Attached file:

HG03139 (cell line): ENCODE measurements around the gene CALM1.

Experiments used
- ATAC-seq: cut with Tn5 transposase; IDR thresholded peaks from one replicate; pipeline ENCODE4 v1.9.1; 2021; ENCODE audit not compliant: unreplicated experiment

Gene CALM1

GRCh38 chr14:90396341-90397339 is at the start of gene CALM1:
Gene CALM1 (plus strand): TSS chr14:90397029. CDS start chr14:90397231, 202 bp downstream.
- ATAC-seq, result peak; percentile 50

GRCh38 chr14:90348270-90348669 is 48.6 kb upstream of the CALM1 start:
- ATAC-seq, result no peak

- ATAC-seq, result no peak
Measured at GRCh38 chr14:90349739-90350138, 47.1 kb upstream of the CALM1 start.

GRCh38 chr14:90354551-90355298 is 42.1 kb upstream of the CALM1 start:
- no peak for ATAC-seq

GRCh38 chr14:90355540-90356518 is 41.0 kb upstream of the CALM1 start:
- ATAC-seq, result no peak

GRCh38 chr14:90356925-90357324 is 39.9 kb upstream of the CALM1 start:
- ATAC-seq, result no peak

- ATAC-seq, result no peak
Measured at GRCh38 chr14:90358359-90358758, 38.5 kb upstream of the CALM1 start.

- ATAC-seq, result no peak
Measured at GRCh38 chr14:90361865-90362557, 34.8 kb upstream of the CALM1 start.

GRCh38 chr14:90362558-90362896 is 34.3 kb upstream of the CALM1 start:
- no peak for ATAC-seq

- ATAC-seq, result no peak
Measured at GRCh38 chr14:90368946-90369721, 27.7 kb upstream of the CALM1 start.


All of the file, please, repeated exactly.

HG03139 (cell line): ENCODE measurements around the gene CALM1.

Experiments used
- ATAC-seq: cut with Tn5 transposase; IDR thresholded peaks from one replicate; pipeline ENCODE4 v1.9.1; 2021; ENCODE audit not compliant: unreplicated experiment

Gene CALM1

GRCh38 chr14:90396341-90397339 is at the start of gene CALM1:
Gene CALM1 (plus strand): TSS chr14:90397029. CDS start chr14:90397231, 202 bp downstream.
- ATAC-seq, result peak; percentile 50

GRCh38 chr14:90348270-90348669 is 48.6 kb upstream of the CALM1 start:
- ATAC-seq, result no peak

- ATAC-seq, result no peak
Measured at GRCh38 chr14:90349739-90350138, 47.1 kb upstream of the CALM1 start.

GRCh38 chr14:90354551-90355298 is 42.1 kb upstream of the CALM1 start:
- no peak for ATAC-seq

GRCh38 chr14:90355540-90356518 is 41.0 kb upstream of the CALM1 start:
- ATAC-seq, result no peak

GRCh38 chr14:90356925-90357324 is 39.9 kb upstream of the CALM1 start:
- ATAC-seq, result no peak

- ATAC-seq, result no peak
Measured at GRCh38 chr14:90358359-90358758, 38.5 kb upstream of the CALM1 start.

- ATAC-seq, result no peak
Measured at GRCh38 chr14:90361865-90362557, 34.8 kb upstream of the CALM1 start.

GRCh38 chr14:90362558-90362896 is 34.3 kb upstream of the CALM1 start:
- no peak for ATAC-seq

- ATAC-seq, result no peak
Measured at GRCh38 chr14:90368946-90369721, 27.7 kb upstream of the CALM1 start.